This year marks the third full year of the OHBM blog. In 2018 we’ve published over 40 blogposts, covering topics as broad as diversity in brain mapping, neuroimaging in Iran, art and science and of course our interviews with the Annual meeting keynote speakers. We’ve seen changes in our editorial team, with new faces Claude Bajada and Ilona Lipp bringing fresh energy to our blogposts, but also saying farewell to two of our original blogteam members, Panthea Heydari and Thomas Yeo. We are proud to see Thomas becoming one of the keynote speakers at OHBM2019 in Rome, and Nikola Stikov, the original blogteam lead editor, taking over for Jeanette Mumford as Chair of the OHBM Communication Committee. Here, we share our favourite posts of the year.
The holidays are fast approaching, and I would like to celebrate it by shining a light on the many nuggets of wisdom I have gained via my participation, both as a writer and an editor, on the blog team. I have had the opportunity to interact with many brilliant brain mappers, and have had many memorable conversations and exchanges. So here it goes:
Daniel Margulies taught me to gesture to my head to illustrate that I study the brain. Trust me, it is so much more effective and easier to understand than my usual repertoire of explanations about what I do. But what he really hooked me with was the following: “Although there is a substantial focus in brain mapping of the differences and discrete boundaries between areas and large-scale systems, one challenge is to also consider how these distinctions are integrated into a functional whole”. Bruce Miller provided some key advice on things to concentrate on when the “functional whole” that Daniel mentioned is falling apart in the face of neurodegeneration. Bruce pointed out how important it is to concentrate on “not only what are the weaknesses, but what are the strengths, and has anything new emerged that is actually a new strength… What is preserved is telling us something about where in the brain the bad molecules are not accumulating. But it also allows us to think about the patients, about things that are important to them”. From the career development blog by the Student and Postdoc SIG, I was relieved to learn that every career path is different, and that there is still hope for me to start my own institute (and it just might be modeled after a treehouse, taking inspiration from Daniel Margulies here). Finally the Open Science SIG blog post reinforced for me that we are all part of the the scientific community, …..the sappy, corny and mushy reason we all stick around! Happy holidays everyone!!!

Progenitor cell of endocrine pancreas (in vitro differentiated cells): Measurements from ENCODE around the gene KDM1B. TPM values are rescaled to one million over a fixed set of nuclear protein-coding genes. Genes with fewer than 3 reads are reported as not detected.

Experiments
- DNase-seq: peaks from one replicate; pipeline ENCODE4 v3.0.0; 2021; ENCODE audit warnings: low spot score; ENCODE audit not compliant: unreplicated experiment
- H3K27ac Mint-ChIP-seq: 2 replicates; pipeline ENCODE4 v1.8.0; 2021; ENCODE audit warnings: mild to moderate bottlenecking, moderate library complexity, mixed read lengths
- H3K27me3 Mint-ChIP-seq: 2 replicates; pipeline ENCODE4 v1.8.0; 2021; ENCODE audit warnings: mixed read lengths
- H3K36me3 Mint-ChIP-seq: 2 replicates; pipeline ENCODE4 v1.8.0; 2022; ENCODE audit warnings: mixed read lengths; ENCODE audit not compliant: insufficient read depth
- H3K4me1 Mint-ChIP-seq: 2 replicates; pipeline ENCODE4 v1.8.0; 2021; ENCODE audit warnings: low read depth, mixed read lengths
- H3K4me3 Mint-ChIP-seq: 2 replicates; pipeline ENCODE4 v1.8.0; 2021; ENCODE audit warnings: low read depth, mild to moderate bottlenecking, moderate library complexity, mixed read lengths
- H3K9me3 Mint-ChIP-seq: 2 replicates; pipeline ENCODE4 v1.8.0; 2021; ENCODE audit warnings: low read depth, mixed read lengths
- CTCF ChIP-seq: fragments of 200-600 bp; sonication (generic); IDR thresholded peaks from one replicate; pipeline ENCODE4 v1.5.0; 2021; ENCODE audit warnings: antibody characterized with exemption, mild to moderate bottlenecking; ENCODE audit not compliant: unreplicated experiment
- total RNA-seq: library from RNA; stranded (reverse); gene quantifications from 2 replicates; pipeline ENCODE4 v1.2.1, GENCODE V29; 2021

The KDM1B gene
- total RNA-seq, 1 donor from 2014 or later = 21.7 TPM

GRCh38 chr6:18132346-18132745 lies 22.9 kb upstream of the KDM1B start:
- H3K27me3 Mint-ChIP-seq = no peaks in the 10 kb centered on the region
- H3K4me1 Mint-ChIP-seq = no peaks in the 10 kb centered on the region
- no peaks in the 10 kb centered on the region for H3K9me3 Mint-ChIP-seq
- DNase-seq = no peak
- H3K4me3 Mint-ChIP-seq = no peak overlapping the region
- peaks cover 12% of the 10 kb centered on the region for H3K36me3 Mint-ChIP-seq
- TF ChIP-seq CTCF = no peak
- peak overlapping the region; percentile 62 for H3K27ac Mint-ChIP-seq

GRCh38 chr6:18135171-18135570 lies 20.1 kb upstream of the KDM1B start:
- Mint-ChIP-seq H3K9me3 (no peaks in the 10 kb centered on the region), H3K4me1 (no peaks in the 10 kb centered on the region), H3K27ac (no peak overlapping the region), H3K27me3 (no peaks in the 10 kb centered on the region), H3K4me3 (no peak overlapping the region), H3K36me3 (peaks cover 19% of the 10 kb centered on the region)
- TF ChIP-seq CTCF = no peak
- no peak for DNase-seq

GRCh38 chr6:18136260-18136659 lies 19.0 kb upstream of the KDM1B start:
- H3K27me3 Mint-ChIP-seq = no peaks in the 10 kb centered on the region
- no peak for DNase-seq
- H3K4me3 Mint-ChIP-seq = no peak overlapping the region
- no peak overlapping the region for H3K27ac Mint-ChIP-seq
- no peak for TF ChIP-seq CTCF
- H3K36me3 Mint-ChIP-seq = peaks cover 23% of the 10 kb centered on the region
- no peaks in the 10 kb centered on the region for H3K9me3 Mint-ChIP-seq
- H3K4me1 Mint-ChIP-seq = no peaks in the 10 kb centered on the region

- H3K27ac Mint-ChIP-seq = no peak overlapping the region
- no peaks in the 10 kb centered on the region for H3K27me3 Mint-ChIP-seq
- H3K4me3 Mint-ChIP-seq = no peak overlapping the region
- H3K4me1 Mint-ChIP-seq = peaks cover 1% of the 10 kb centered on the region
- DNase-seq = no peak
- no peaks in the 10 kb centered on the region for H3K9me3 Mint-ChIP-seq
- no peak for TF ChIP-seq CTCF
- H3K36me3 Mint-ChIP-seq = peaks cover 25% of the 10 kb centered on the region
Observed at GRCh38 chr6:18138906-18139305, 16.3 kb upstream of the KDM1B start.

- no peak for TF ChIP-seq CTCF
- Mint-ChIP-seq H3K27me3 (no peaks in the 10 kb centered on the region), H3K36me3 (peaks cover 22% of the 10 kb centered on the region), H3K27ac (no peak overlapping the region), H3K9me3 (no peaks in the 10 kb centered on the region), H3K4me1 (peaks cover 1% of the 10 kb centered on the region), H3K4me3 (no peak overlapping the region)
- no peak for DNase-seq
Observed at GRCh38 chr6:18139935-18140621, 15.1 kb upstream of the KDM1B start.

Being new to the blog team, I feel as though this little fish is now swimming in the big pond, gill to gill with some of the biggest fish in human neuroimaging research. My first interview was with Ed Bullmore, learning about his diverse experience in the clinical, academic, and industry worlds. Entering neuroscience from a medical background myself, I was particularly interested in his advice to medical students who may be interested in the technical side of research but feel they “come from the wrong background”. During the 2018 OHBM meeting I met and interviewed the instructor of a MOOC I had followed during my PhD! Martin Lindquist was the 2018 OHBM educational award winner and we had a great discussion about the challenges students and researchers face in neuroimaging. In his words, the best advice may be to “be curious, look outside the box, be willing to do crazy things and fail, and have fun!”. Finally, I worked with this year’s local organising committee in preparing a short blog post about the 2019 25th anniversary OHBM meeting. I’m looking forward to seeing everyone in Rome!
This has been my 3rd year on the OHBM blog team, and I am thoroughly enjoying the opportunities for shaping communications within our research community. This year, besides my OHBM Keynote interview with Gustave Deco, I mainly focused my efforts towards transcending geopolitical barriers of brain-mapping research, with the 2-part series on scientists and trainees from Iran. This initiative, though challenging, was very rewarding. Going forward, I hope to contribute more material to help guide the careers and lives of junior researchers.
Having worked in the media team before, I joined the blog team this year to broaden my science communication horizon. 2018 kicked off for me with an article about Open Science (OS) challenges; an idea that emerged after OHBM 2017 in Vancouver where so many of you had shown interest in OS. “Sharing is caring, but is privacy theft?”. It was also our first interview series on the PLOS Neuro blog and introduced a new format: several experts get to answer the same question. Together with media team captain Kevin Weiner we set out to find from Russell Poldrack, Jeanette Mumford, and 4 other OS pioneers! where they see the main challenges and solutions that will make our field more open and reproducible. The format worked well, the final post was rewarding, and I felt boosted for more Q&A. As a physician-scientist I am interested in the added value of neuroimaging for patients, and the difference it could make for neurology and psychiatry. And so my other favourite blogging experience in 2018 dealt with progress and challenges for imaging in depression. I hope that you will find the views of our translational brain mapping experts in “Closing the loop for brain imaging in depression: What have we learned and where are we heading?” as intriguing. Blogging in 2018 was great fun, and I am already so curious what 2019 will bring!!